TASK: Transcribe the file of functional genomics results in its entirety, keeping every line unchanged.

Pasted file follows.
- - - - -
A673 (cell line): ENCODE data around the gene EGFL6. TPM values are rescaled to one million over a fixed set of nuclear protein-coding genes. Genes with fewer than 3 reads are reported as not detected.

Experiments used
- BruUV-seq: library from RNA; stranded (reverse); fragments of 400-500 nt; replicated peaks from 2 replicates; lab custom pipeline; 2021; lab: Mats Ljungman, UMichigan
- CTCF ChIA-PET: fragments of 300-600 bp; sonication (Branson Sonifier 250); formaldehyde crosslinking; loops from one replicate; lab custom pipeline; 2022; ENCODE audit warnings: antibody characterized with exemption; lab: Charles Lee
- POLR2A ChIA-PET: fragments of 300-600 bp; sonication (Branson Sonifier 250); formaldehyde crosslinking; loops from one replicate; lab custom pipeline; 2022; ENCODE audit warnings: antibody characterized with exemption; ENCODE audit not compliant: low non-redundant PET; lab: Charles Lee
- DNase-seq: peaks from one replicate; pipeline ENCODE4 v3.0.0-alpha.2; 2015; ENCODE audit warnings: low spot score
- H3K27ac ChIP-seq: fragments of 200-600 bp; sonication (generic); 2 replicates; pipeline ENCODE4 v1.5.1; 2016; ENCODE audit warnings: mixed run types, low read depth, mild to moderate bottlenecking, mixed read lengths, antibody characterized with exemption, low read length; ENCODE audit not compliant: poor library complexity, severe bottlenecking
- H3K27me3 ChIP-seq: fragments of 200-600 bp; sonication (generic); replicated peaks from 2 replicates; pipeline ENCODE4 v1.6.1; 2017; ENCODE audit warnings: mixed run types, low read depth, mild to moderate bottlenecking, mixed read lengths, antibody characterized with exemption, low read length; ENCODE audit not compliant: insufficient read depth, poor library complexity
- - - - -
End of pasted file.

A673 (cell line): ENCODE data around the gene EGFL6. TPM values are rescaled to one million over a fixed set of nuclear protein-coding genes. Genes with fewer than 3 reads are reported as not detected.

Experiments used
- BruUV-seq: library from RNA; stranded (reverse); fragments of 400-500 nt; replicated peaks from 2 replicates; lab custom pipeline; 2021; lab: Mats Ljungman, UMichigan
- CTCF ChIA-PET: fragments of 300-600 bp; sonication (Branson Sonifier 250); formaldehyde crosslinking; loops from one replicate; lab custom pipeline; 2022; ENCODE audit warnings: antibody characterized with exemption; lab: Charles Lee
- POLR2A ChIA-PET: fragments of 300-600 bp; sonication (Branson Sonifier 250); formaldehyde crosslinking; loops from one replicate; lab custom pipeline; 2022; ENCODE audit warnings: antibody characterized with exemption; ENCODE audit not compliant: low non-redundant PET; lab: Charles Lee
- DNase-seq: peaks from one replicate; pipeline ENCODE4 v3.0.0-alpha.2; 2015; ENCODE audit warnings: low spot score
- H3K27ac ChIP-seq: fragments of 200-600 bp; sonication (generic); 2 replicates; pipeline ENCODE4 v1.5.1; 2016; ENCODE audit warnings: mixed run types, low read depth, mild to moderate bottlenecking, mixed read lengths, antibody characterized with exemption, low read length; ENCODE audit not compliant: poor library complexity, severe bottlenecking
- H3K27me3 ChIP-seq: fragments of 200-600 bp; sonication (generic); replicated peaks from 2 replicates; pipeline ENCODE4 v1.6.1; 2017; ENCODE audit warnings: mixed run types, low read depth, mild to moderate bottlenecking, mixed read lengths, antibody characterized with exemption, low read length; ENCODE audit not compliant: insufficient read depth, poor library complexity